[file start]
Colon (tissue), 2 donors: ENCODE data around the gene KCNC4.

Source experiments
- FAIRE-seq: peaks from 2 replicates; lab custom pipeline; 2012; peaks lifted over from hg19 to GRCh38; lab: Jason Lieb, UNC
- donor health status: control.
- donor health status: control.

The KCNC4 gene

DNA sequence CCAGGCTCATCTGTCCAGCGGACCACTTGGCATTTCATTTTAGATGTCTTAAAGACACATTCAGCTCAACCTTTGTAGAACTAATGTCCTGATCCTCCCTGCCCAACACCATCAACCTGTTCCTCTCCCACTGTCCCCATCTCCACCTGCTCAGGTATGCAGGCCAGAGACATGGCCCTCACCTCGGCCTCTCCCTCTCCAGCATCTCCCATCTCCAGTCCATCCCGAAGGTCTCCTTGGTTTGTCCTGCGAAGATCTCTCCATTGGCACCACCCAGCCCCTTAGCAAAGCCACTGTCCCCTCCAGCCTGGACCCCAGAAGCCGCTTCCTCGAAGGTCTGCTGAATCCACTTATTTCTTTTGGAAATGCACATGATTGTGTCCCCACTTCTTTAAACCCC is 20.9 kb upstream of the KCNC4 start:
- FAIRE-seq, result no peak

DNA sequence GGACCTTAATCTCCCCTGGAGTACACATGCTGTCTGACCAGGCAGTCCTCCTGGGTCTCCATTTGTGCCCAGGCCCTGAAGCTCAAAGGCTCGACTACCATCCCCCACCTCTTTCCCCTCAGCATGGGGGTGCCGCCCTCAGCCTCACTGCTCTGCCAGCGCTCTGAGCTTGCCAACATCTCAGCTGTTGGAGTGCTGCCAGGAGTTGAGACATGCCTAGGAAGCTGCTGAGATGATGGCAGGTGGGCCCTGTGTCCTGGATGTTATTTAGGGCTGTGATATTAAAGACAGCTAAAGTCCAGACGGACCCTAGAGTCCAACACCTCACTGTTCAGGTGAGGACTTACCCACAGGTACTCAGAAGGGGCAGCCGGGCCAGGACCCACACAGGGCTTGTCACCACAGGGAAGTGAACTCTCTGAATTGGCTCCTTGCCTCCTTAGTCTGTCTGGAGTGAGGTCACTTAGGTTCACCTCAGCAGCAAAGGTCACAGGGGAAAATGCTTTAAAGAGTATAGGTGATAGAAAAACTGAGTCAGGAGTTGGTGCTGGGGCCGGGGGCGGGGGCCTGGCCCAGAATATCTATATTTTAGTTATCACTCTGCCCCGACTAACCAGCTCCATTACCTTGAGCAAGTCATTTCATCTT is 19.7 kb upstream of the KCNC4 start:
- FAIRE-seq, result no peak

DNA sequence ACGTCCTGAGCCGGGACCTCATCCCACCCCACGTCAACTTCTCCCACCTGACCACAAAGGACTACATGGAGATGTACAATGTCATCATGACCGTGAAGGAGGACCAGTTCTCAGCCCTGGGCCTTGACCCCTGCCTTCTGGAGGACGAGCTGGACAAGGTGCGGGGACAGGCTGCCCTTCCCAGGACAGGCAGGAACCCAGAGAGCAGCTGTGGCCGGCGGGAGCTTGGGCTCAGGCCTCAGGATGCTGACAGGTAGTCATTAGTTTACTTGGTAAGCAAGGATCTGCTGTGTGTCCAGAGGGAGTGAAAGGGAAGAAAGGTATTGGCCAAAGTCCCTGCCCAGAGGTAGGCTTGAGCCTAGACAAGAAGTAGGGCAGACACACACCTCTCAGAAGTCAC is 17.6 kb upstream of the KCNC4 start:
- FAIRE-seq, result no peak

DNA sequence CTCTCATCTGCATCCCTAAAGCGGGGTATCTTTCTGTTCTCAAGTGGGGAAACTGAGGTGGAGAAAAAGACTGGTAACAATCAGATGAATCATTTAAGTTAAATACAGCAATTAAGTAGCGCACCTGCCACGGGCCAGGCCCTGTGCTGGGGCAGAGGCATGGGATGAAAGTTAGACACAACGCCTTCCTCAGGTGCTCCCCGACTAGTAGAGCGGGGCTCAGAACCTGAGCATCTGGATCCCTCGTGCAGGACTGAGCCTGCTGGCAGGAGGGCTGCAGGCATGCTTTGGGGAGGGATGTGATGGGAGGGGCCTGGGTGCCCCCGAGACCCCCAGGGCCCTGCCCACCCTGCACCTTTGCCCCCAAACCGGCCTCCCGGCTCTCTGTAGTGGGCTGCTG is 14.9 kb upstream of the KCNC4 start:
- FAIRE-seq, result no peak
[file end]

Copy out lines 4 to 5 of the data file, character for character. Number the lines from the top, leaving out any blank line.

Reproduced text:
- donor health status: control.
- donor health status: control.